Making playoffs is the expectation for Washington Commanders

Going into his third season coaching Washington, Ron Rivera has drawn plenty of parallels between the same timeframe he had with Carolina, which resulted in a playoff appearance.

The expectation is for Washington to do the same in the team’s first season known as the Commanders, even if Rivera stopped short of saying it’s fair to declare 2021 “playoffs or bust.”

“It’s fair to say we expect to win,” he said. “The biggest thing, more so anything else, is why put pressure on ourselves? Why don’t we just leave it at winning? And we’ll go from there.”

Winning more games than they lose would be a start: Washington by different names has not done that since 2016, and that’s only happened four times in 22 years. Not far removed from winning an uncharacteristically weak NFC East at 7-9 in 2020, now is the time for Rivera’s group to become a legitimate contender and make the postseason.

Nearly everything the team did this offseason points to that goal.

It started with acquiring Carson Wentz from Indianapolis to be the unquestioned starting quarterback and continued into the draft when Washington selected a handful of prospects who are more NFL-ready than others available with potentially higher long-term potential.

Similarly, Wentz — on his third team in as many seasons and trying to recapture some strong play early on in his career with Philadelphia — understands the situation he and the Commanders face, even while he tries not to dwell on it.

“You have these long-term goals, but then you can’t look too much at the future or look too much ahead because you’ve got to do what’s required of you at that moment,” Wentz said. “We know where we want to go. We know the expectations. That’s understood.”

That journey started in offseason workouts, when Wentz didn’t have Terry McLaurin to throw to because the wide receiver was waiting out a new contract. Now that that’s done, they’ve had training camp to get acquainted before the regular season starts Sept. 11 against the lowly Jacksonville Jaguars.

Team president Jason Wright acknowledged Washington’s last-place schedule makes it more of a challenge to sell tickets for home games but hopes it translates to more success on the field. That’s a reversal of last season, when expectations were high coming off a division title but a murderer’s row of opponents combined with injuries and the defense’s regression led to a 7-10 finish.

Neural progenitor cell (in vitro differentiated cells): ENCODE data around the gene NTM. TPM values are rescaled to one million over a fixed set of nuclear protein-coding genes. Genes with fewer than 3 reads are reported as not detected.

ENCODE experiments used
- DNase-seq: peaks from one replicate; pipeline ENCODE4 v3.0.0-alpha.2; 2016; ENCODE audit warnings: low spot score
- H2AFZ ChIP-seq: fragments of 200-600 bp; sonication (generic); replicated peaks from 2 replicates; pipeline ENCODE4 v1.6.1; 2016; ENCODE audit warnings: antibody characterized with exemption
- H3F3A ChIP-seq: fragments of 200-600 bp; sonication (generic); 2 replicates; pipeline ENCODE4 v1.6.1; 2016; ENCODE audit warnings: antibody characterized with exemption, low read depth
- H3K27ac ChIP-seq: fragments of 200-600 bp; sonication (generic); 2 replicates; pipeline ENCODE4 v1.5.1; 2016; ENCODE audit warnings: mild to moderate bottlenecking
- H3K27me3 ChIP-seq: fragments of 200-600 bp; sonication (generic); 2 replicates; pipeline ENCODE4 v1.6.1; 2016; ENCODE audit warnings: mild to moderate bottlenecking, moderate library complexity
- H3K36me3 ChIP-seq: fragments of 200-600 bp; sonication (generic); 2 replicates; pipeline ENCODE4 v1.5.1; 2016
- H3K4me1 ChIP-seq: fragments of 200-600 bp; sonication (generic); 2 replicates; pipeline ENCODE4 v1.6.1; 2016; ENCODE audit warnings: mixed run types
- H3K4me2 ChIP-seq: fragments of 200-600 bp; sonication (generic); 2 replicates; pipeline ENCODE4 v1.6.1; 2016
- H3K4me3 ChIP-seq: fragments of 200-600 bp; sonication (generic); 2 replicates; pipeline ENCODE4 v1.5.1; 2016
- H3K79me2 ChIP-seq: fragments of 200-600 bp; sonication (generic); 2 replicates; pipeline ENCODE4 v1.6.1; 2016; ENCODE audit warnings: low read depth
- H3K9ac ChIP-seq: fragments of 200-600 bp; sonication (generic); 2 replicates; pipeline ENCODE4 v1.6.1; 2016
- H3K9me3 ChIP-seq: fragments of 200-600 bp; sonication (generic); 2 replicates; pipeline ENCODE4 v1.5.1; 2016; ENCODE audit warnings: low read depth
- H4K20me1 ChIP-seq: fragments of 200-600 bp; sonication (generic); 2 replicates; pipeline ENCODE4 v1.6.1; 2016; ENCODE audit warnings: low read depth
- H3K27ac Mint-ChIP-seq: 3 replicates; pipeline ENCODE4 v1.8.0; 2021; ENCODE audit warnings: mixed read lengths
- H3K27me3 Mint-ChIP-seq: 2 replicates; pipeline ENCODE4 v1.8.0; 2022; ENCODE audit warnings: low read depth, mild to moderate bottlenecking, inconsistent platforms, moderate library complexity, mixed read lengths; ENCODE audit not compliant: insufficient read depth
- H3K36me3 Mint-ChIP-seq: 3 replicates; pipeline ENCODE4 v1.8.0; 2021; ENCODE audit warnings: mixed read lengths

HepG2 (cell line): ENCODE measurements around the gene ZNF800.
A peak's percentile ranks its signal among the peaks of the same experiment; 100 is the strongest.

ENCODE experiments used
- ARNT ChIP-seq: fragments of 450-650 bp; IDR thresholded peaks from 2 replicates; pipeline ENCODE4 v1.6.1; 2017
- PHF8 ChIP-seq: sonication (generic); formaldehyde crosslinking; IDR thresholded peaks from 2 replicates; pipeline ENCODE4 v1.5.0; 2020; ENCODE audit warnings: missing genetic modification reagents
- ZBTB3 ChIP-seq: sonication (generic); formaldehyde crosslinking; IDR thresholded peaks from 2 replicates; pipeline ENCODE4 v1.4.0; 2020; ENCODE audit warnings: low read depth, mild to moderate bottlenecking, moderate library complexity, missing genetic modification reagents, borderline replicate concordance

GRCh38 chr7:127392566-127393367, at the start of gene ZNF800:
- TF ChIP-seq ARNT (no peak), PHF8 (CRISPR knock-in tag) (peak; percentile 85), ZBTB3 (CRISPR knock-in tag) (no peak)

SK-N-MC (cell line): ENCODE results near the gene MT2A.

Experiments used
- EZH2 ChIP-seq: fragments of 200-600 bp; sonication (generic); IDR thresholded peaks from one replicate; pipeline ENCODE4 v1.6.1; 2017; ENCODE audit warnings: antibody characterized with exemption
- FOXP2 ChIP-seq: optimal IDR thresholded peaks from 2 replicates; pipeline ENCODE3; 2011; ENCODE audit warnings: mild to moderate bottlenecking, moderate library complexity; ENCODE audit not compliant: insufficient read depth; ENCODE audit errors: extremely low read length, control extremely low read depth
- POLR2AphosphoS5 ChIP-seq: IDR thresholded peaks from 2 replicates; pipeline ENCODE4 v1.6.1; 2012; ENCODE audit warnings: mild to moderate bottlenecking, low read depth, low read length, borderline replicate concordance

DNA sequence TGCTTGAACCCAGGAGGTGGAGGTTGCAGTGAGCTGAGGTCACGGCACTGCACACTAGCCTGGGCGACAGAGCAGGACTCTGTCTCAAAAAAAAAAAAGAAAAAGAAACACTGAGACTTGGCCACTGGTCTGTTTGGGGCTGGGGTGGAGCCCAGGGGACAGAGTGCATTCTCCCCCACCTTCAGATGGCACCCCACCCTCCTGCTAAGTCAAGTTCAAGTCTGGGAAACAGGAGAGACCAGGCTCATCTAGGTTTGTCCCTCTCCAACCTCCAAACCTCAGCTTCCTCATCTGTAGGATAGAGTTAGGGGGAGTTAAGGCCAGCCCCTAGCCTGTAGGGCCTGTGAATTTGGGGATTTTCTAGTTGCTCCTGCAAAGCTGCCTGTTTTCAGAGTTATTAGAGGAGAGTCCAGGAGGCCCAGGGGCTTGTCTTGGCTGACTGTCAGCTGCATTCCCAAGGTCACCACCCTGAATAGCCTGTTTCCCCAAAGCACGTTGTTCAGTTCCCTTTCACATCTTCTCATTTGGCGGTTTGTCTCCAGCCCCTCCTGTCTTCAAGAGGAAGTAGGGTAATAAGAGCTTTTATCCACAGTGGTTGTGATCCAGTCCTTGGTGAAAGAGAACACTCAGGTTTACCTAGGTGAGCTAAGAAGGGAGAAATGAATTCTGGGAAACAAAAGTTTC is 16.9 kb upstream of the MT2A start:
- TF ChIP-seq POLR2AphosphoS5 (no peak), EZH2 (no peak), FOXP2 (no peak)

Anything close to that this time around would put Rivera’s job in jeopardy. A winning season with a trip to the playoffs would keep them on an upward track — and could help wrap up a deal for a new stadium down the line.

Very few if anyone around the Commanders now expect to be part of the team by the time a new stadium opens in 2027 or beyond, and the focus is to win now.

“You can’t worry about the playoffs, even though that is the main goal,” defensive captain Jonathan Allen said. “You continue to grind and focus on the task at hand.”


After eight different quarterbacks cycled through over the past three seasons, Wentz is undoubtedly the guy in Washington after Rivera and general manager Martin Mayhew made the move to trade for him in March.

With that comes confidence, even after a rough ending to Wentz’s time with the Colts. The second pick in 2016, Wentz is now 29 and going into his seventh season. Drawing on experience, he brushes off the sudden shifts in his career over the past few years.

“I feel confident in myself,” he said. “I feel belief in myself from the people around me, which means a lot.”


Washington’s defense ranked second in the NFL in 2020 but didn’t live up to expectations last year. This time around, Rivera and coordinator Jack Del Rio have tried to instill more humility in players. The coaching staff’s hope is continuity with almost every starter returning helps get the unit back to the top tier in the league.

It’ll take overcoming not having 2020 Defensive Rookie of the Year Chase Young for at least the first four games and making up for a lack of veteran linebackers, but the talent is there — perhaps also the right mentality.

“We can have a good year this year, but that doesn’t mean we’re not gonna have some down times to where we’re going to have to fight ourselves out a hole,” cornerback Kendall Fuller said. “That just comes with football. That’s a part of the game. That’s why you love it.”


Given previous starter Antonio Gibson’s fumbling and durability problems, rookie Brian Robinson Jr. could be Washington’s feature back for much of the season. The third-round pick out of Alabama impressed in training camp practices and preseason games and could help Wentz open up the offense by providing a mix-up on the ground.

“He takes a lot of pride in being a physical runner, but he can run too,” offensive coordinator Scott Turner said. “I was happy and impressed with him the way that he ran some things. He wasn’t perfect on his tracks and stuff like that, but he runs so hard.”


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